Governance gaps in eradicating forced labor: from global to domestic supply chains

Andrew Crane, Genevieve LeBaron, Jean Allain, Laya Behbahani

Research output: Contribution to journalArticle

  • 6 Citations

Abstract

A growing body of scholarship analyzes the emergence and resilience of forced labor in developing countries within global value chains (GVCs). However, little is known about how forced labor arises within domestic supply chains concentrated within national borders, producing products for domestic consumption. We conduct one of the first studies of forced labor in domestic supply chains, through a cross-industry comparison of the regulatory gaps surrounding forced labor in the United Kingdom. We find that understanding the dynamics of forced labor in domestic supply chains requires us to conceptually modify the GVC framework to understand similarities and differences across these contexts. We conclude that addressing the governance gaps that surround forced labor will require scholars and policymakers to carefully refine their thinking about how we might design operative governance that effectively engages with local variation.
LanguageEnglish
JournalRegulation and Governance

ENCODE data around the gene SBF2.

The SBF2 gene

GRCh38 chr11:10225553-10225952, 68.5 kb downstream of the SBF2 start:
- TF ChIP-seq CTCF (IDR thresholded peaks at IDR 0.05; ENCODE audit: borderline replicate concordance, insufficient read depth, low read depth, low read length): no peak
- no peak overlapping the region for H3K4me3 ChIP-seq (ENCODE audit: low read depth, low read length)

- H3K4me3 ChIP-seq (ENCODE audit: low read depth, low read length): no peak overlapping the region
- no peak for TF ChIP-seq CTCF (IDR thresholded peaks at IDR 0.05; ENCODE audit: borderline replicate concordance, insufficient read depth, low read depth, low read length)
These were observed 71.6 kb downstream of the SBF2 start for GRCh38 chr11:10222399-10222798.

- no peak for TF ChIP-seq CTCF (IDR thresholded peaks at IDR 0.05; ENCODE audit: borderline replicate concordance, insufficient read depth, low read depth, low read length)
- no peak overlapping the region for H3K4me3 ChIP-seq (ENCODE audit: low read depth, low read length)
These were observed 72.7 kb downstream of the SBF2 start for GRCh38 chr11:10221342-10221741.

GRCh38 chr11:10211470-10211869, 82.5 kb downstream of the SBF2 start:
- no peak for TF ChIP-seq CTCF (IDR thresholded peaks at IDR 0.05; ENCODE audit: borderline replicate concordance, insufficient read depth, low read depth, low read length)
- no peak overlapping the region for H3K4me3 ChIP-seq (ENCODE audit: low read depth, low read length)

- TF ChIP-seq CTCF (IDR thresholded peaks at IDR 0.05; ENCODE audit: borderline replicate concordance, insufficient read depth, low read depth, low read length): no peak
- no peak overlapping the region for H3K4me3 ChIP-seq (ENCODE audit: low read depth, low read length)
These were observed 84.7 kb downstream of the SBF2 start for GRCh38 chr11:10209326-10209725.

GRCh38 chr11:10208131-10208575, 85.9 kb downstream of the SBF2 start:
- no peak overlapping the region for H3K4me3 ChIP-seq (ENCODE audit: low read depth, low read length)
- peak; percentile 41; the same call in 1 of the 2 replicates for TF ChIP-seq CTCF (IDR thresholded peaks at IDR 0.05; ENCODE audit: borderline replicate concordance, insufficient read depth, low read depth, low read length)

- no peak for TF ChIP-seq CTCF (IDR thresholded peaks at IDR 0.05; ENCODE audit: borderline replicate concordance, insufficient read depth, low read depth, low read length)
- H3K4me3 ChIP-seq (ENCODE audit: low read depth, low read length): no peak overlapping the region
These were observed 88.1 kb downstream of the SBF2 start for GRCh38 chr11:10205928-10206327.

Early online date6 Sep 2017
DOIs
StatusE-pub ahead of print - 6 Sep 2017

Fingerprint

forced labor
governance
supply
value chain
national border
resilience
Supply chain
Labor
Governance
developing country
industry

Keywords

  • global supply chains
  • modern slavery
  • forced labor
  • global value chains
  • governance
  • private governance
  • public policy
  • corporate social responsibility
  • labour standards
  • social audit

ASJC Scopus subject areas

  • Social Sciences(all)
  • Business, Management and Accounting(all)

Cite this

Governance gaps in eradicating forced labor : from global to domestic supply chains. / Crane, Andrew; LeBaron, Genevieve; Allain, Jean; Behbahani, Laya.

In: Regulation and Governance, 06.09.2017.

Research output: Contribution to journalArticle

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